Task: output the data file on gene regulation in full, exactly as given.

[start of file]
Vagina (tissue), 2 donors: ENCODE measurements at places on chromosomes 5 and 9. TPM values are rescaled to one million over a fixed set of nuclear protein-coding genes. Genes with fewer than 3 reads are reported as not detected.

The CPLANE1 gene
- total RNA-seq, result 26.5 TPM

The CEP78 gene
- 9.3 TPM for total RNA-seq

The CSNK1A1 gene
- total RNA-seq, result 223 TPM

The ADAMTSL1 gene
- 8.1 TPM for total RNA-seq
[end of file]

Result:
Vagina (tissue), 2 donors: ENCODE measurements at places on chromosomes 5 and 9. TPM values are rescaled to one million over a fixed set of nuclear protein-coding genes. Genes with fewer than 3 reads are reported as not detected.

The CPLANE1 gene
- total RNA-seq, result 26.5 TPM

The CEP78 gene
- 9.3 TPM for total RNA-seq

The CSNK1A1 gene
- total RNA-seq, result 223 TPM

The ADAMTSL1 gene
- 8.1 TPM for total RNA-seq